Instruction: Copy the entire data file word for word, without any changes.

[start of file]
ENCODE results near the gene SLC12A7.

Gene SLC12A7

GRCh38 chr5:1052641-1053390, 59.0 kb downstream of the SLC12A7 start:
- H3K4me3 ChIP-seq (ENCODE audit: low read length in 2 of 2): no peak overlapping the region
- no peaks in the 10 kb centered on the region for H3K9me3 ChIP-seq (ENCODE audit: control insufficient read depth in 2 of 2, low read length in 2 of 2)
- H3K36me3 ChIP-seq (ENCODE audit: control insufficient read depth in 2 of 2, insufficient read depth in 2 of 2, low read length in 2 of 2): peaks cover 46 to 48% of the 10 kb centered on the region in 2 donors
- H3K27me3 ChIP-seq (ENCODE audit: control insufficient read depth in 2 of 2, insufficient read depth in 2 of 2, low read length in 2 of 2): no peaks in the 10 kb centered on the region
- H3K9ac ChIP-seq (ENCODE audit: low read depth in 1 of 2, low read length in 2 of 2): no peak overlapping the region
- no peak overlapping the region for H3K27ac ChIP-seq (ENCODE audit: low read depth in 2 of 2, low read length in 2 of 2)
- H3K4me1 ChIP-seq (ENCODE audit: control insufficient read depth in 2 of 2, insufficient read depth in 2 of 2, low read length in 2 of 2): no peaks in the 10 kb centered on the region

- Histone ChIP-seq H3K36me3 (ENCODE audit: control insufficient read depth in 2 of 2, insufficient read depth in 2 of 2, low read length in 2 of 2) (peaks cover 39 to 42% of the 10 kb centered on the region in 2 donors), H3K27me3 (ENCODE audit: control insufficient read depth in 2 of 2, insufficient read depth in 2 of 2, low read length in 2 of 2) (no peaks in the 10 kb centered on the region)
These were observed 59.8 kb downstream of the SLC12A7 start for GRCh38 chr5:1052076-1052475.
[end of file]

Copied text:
ENCODE results near the gene SLC12A7.

Gene SLC12A7

GRCh38 chr5:1052641-1053390, 59.0 kb downstream of the SLC12A7 start:
- H3K4me3 ChIP-seq (ENCODE audit: low read length in 2 of 2): no peak overlapping the region
- no peaks in the 10 kb centered on the region for H3K9me3 ChIP-seq (ENCODE audit: control insufficient read depth in 2 of 2, low read length in 2 of 2)
- H3K36me3 ChIP-seq (ENCODE audit: control insufficient read depth in 2 of 2, insufficient read depth in 2 of 2, low read length in 2 of 2): peaks cover 46 to 48% of the 10 kb centered on the region in 2 donors
- H3K27me3 ChIP-seq (ENCODE audit: control insufficient read depth in 2 of 2, insufficient read depth in 2 of 2, low read length in 2 of 2): no peaks in the 10 kb centered on the region
- H3K9ac ChIP-seq (ENCODE audit: low read depth in 1 of 2, low read length in 2 of 2): no peak overlapping the region
- no peak overlapping the region for H3K27ac ChIP-seq (ENCODE audit: low read depth in 2 of 2, low read length in 2 of 2)
- H3K4me1 ChIP-seq (ENCODE audit: control insufficient read depth in 2 of 2, insufficient read depth in 2 of 2, low read length in 2 of 2): no peaks in the 10 kb centered on the region

- Histone ChIP-seq H3K36me3 (ENCODE audit: control insufficient read depth in 2 of 2, insufficient read depth in 2 of 2, low read length in 2 of 2) (peaks cover 39 to 42% of the 10 kb centered on the region in 2 donors), H3K27me3 (ENCODE audit: control insufficient read depth in 2 of 2, insufficient read depth in 2 of 2, low read length in 2 of 2) (no peaks in the 10 kb centered on the region)
These were observed 59.8 kb downstream of the SLC12A7 start for GRCh38 chr5:1052076-1052475.